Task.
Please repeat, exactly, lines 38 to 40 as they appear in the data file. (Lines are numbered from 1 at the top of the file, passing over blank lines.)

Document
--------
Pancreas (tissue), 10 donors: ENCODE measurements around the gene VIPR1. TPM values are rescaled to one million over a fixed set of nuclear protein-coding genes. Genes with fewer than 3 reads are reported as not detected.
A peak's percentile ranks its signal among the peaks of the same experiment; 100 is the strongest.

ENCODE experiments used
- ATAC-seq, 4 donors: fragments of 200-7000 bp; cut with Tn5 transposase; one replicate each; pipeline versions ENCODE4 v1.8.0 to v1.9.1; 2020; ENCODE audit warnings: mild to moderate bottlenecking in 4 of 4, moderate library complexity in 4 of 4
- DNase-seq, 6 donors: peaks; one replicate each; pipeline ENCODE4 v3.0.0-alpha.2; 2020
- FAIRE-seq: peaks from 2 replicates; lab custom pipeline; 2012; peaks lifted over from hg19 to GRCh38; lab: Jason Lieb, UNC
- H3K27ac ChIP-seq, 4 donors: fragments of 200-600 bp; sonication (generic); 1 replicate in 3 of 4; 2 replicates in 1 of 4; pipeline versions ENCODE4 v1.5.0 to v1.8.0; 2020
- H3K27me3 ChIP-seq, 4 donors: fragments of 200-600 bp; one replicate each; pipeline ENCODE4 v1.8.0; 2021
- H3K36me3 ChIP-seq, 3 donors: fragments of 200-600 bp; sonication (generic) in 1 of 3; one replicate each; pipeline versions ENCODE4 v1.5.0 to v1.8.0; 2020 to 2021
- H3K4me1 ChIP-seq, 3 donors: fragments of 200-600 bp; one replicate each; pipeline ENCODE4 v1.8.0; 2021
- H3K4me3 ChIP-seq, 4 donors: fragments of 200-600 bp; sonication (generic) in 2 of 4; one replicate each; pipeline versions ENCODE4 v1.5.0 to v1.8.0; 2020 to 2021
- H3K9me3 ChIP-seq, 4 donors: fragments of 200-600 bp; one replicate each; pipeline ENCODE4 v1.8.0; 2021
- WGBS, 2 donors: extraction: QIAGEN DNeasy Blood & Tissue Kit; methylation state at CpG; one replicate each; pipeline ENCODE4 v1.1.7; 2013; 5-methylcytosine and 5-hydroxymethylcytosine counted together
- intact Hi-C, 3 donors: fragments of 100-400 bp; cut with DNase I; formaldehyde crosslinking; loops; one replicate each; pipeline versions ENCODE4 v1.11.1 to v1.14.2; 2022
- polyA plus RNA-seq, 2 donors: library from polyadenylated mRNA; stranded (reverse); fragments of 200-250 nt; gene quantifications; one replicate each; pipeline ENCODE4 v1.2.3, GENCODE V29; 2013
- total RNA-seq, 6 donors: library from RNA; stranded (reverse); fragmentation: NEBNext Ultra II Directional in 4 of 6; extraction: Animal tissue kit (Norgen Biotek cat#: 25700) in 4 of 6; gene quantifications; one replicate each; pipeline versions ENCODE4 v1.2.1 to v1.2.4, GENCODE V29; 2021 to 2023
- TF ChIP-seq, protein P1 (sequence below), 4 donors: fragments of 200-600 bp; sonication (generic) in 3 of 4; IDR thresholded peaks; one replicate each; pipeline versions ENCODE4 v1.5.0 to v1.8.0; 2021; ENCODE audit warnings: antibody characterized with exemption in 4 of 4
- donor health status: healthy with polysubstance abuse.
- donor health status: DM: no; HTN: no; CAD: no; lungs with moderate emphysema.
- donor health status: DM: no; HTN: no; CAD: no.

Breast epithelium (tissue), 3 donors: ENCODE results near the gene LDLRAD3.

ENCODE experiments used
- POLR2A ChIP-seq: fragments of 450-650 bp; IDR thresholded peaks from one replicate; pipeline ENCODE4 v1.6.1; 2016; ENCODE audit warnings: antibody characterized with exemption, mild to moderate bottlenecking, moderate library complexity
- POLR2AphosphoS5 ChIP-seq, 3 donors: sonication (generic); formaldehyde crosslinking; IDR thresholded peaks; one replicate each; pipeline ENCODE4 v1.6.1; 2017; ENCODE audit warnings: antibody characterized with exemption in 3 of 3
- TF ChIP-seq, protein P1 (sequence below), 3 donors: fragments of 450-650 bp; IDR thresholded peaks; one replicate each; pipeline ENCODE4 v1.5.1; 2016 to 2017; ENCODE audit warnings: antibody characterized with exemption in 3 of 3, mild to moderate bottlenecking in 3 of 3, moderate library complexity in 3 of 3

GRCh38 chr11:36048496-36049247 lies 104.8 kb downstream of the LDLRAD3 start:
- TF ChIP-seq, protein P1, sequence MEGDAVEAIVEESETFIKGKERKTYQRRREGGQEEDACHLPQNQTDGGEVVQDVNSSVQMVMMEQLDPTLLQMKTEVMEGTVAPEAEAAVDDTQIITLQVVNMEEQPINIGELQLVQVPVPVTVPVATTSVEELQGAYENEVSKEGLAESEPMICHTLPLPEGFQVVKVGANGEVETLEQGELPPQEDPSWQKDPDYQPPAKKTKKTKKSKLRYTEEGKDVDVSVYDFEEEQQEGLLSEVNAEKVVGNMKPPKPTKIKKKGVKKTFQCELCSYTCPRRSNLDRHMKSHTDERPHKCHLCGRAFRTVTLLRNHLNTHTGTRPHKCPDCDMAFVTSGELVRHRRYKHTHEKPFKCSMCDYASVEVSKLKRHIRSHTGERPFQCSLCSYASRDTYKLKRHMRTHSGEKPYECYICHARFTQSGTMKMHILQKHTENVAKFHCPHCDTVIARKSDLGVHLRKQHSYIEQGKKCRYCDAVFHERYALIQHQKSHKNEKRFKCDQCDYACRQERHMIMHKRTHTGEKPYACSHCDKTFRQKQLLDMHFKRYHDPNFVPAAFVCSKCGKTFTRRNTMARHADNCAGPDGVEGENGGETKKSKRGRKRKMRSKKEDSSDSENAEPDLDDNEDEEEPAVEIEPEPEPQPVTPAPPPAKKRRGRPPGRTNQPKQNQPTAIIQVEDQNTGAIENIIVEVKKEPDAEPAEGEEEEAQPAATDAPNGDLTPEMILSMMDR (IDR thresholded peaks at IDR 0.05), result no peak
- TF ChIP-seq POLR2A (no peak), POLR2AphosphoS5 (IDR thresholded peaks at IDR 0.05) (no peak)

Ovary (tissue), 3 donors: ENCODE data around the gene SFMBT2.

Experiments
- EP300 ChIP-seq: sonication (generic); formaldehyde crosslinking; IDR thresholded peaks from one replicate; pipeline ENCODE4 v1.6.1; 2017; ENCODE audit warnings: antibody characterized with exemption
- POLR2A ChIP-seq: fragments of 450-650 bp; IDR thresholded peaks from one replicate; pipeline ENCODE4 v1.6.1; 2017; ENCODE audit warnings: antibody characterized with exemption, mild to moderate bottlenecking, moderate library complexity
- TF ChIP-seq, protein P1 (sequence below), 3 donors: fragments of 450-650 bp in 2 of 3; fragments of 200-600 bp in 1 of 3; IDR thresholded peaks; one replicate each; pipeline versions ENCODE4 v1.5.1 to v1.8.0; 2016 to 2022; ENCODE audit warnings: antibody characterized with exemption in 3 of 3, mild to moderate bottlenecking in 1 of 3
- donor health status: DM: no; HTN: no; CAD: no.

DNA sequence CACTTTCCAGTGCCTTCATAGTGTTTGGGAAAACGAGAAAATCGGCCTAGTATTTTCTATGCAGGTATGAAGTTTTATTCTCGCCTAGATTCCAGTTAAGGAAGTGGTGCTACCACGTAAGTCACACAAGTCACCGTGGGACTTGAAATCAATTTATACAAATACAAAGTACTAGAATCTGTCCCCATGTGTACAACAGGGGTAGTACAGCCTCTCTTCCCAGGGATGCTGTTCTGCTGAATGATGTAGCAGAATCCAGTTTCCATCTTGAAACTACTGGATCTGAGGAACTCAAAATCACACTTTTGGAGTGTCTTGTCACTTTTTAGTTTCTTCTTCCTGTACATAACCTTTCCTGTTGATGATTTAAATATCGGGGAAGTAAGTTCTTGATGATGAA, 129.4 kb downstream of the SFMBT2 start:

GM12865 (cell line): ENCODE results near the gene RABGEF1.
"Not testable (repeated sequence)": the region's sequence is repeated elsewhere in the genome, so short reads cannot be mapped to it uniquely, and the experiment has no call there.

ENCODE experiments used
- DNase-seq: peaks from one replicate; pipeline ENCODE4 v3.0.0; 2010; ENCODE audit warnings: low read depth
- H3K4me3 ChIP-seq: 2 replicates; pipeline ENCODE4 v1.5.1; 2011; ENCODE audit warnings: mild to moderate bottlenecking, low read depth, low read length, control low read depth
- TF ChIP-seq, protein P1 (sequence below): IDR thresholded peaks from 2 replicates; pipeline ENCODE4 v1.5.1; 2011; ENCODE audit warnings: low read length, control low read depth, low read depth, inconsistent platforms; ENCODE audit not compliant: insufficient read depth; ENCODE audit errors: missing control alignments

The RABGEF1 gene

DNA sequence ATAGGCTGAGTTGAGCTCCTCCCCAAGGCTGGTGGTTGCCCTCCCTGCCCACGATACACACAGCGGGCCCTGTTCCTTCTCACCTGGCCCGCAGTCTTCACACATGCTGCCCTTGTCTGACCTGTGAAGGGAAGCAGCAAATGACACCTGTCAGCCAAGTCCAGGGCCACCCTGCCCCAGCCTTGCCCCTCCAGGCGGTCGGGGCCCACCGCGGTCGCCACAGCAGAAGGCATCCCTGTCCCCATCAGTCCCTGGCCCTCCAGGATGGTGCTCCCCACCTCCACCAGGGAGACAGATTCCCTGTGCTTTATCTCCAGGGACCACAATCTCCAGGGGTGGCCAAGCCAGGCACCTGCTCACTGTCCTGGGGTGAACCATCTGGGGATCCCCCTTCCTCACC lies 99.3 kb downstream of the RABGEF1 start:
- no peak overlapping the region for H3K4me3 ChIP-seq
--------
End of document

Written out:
ENCODE experiments used
- DNase-seq: peaks from one replicate; pipeline ENCODE4 v3.0.0; 2010; ENCODE audit warnings: low read depth
- H3K4me3 ChIP-seq: 2 replicates; pipeline ENCODE4 v1.5.1; 2011; ENCODE audit warnings: mild to moderate bottlenecking, low read depth, low read length, control low read depth